21:39 There’s, there’s people that know and, or use project management software or there’s people that don’t know it. So the first group is, is you know, they can come to click up and kind of pick it up. But that second group, you know, they need, there’s a bit less much more education involved for people that haven’t used project management software before. Um, so, so we’re not there yet and a way that we want to be, but, but next year our whole initiative in quarter one is, is just the education side of this, making people more productive and the way that we become a thought leader, showing them different strategies to have cause cause we don’t have that in our industry yet. It’s still, there really isn’t. Um, you know, I think base camp had a chance to do that. Um, you know, with the, with the publications and the books that they put out. But it really has been more of like, um, the opposite of, of work when we see work as, it’s more like, Oh let’s not work, you know, let’s do this. But they’re in that mood. Like I said, I read a start up. They surely didn’t start like that.

22:33 Yup. Now definitely. Are you guys using that? I mean get the emails. Are you guys using that for marketing at all? Outside of, uh, just the emails and internal users and stuff like that.

22:42 We saw our marketing automation, we certainly use for internal use case, like based on if is somebody active, did somebody use this feature or not? Let’s tell them about it. If they didn’t. Um, did we have a segment like their buyer persona? Are they, are they this type of category, this type of person? Um, so we use that as much as possible. We don’t do any outbound marketing yet.

23:02 Gotcha. Well, I mean those would be huge. If you guys had like a branded video, someone watched like YouTube ads, basically someone, uh, searching for project management Monday, whatever it is, show them the suede branded video and then retarded them with all the different features and let that really help go. Oh wow. I’ve been wanting that, that and that to sell. And so I think you’re just sitting on a ton of awesome content there that would help user activation and stuff like that. And it was just, it was just interesting cause I mean it helps us quite a bit. I mean there’s so much that, that learning on a weekly basis as you guys send those out, that’s just like, Oh, I didn’t even know that. And then it changes our internal process some. And I love it. Like I said, huge on the education piece. I mean, have you thought about doing something like this with, uh, maybe some of your more active users and getting a podcast and asking them, Hey, what has been the art? What was the onboarding? Like how has this changed your guys’ process? Um, and it might help you guys uncover some things, but has that,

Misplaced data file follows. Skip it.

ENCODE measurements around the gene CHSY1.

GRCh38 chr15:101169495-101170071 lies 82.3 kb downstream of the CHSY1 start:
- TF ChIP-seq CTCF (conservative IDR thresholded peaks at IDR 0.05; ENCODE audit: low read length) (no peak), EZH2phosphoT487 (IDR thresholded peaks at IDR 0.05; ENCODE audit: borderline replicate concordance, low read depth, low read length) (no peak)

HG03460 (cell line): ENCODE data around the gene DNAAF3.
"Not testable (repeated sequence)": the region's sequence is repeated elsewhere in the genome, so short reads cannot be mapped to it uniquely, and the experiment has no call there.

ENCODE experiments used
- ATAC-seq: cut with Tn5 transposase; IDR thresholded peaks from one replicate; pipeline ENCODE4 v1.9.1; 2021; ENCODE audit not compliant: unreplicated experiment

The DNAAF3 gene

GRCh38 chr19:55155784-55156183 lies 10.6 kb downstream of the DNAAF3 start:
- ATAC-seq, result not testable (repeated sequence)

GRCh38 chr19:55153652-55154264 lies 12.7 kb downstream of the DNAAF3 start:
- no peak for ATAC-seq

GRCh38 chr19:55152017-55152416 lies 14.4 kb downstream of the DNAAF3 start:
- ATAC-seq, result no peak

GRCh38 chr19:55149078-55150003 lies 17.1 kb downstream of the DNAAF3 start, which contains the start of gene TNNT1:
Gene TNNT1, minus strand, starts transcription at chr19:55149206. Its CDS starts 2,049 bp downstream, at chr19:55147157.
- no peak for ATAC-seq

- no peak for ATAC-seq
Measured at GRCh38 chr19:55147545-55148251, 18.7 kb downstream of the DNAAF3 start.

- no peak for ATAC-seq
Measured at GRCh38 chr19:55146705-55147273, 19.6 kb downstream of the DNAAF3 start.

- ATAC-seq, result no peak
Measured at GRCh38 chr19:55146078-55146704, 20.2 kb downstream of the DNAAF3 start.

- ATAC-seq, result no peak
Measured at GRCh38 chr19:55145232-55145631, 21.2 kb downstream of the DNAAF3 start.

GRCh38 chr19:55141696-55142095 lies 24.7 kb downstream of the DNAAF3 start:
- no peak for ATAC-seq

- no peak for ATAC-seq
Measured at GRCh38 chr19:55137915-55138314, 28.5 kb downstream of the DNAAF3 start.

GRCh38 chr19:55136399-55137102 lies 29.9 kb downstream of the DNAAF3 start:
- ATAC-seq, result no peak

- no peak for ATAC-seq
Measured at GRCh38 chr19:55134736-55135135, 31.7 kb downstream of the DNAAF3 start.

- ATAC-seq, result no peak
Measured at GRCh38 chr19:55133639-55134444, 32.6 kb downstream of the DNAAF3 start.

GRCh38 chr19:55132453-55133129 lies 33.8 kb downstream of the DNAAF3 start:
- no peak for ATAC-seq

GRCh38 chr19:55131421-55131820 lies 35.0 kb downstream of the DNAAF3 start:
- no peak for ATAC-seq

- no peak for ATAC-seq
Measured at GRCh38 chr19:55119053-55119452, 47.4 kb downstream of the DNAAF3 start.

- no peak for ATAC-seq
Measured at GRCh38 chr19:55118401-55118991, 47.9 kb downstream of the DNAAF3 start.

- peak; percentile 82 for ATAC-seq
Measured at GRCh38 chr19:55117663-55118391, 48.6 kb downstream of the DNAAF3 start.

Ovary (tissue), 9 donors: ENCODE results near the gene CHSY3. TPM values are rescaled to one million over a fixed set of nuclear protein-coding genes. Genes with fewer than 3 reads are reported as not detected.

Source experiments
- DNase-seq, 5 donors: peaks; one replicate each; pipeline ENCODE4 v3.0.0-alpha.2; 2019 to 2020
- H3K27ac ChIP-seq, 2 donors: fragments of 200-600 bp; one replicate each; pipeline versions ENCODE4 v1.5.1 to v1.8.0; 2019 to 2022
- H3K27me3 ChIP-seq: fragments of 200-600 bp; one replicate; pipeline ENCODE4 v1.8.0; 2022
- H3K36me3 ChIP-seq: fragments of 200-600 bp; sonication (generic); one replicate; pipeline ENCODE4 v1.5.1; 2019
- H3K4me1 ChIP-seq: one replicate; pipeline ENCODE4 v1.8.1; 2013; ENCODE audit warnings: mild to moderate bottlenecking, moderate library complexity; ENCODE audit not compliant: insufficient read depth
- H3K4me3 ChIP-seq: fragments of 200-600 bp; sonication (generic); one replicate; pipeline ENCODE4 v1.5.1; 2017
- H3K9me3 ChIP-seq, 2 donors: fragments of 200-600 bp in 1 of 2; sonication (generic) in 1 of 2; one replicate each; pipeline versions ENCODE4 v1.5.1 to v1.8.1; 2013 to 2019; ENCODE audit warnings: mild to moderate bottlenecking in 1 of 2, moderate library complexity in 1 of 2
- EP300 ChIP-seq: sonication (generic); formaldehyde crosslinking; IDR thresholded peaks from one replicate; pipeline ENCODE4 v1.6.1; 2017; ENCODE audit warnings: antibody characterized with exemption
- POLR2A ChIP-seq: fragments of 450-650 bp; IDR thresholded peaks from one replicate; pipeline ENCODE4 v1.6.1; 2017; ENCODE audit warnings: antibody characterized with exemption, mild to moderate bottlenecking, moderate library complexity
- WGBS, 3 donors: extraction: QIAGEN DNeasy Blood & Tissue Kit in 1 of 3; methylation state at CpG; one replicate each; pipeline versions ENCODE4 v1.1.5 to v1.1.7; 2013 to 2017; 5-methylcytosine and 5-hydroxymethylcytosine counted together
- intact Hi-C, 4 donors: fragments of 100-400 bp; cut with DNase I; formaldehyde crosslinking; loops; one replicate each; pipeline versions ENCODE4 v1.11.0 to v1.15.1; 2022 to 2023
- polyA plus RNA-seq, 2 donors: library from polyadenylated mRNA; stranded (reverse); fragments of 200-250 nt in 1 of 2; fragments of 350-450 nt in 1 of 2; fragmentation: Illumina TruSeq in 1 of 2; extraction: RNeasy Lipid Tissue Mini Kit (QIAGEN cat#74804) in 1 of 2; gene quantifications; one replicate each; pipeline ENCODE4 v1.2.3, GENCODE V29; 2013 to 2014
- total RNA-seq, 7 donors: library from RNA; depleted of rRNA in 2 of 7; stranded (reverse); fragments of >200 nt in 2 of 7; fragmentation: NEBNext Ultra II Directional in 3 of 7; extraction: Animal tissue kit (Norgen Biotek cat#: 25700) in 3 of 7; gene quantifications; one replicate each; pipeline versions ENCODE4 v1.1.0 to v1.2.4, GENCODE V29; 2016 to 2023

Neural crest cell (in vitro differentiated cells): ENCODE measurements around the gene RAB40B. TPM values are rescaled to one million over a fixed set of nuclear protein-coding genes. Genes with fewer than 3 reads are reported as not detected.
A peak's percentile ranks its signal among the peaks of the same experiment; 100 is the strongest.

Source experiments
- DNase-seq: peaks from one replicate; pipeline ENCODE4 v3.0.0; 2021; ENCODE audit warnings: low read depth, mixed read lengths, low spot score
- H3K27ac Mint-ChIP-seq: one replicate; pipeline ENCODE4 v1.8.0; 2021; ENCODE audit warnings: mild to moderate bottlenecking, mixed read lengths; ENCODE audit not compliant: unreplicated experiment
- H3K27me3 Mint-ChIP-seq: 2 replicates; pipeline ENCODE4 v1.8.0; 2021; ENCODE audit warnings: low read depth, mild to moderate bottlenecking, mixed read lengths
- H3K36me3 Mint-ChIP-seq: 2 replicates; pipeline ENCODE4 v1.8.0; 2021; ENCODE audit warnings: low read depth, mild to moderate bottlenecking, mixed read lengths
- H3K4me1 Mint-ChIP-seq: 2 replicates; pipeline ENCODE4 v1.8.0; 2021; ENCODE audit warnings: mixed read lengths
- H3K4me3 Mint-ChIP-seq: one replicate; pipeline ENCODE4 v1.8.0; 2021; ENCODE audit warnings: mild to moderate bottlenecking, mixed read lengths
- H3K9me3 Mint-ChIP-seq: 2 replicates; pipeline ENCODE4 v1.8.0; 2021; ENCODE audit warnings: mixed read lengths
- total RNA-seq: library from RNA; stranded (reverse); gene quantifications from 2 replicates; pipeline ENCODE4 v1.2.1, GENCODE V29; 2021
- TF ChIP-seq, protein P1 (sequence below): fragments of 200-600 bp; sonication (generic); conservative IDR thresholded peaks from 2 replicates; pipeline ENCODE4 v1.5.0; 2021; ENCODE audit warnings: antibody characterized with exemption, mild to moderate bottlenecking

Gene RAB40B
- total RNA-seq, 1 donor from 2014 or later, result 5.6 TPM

23:54 I haven’t, Oh, that’s a good idea. We do have a huge connection between all of our user base. We have a feedback platform where I read every single comment on there still to this day. Um, so we’re, I’m still very in tune with what people’s opinions are and I, I read every, every piece of feedback that we have. Um, so every feedback that comes in to customer service, it’s either logged in in our feedback platform or it’s sent directly to me or it’s posted to a channel. So, so we certainly know what everybody is saying, but, um, I think bringing like a real life character to this and being able to put it out there for other people, that’s a really good idea. Click tip. Sending an email is to, as a good idea. We did that every week. I think that’s a, that’s a solid idea.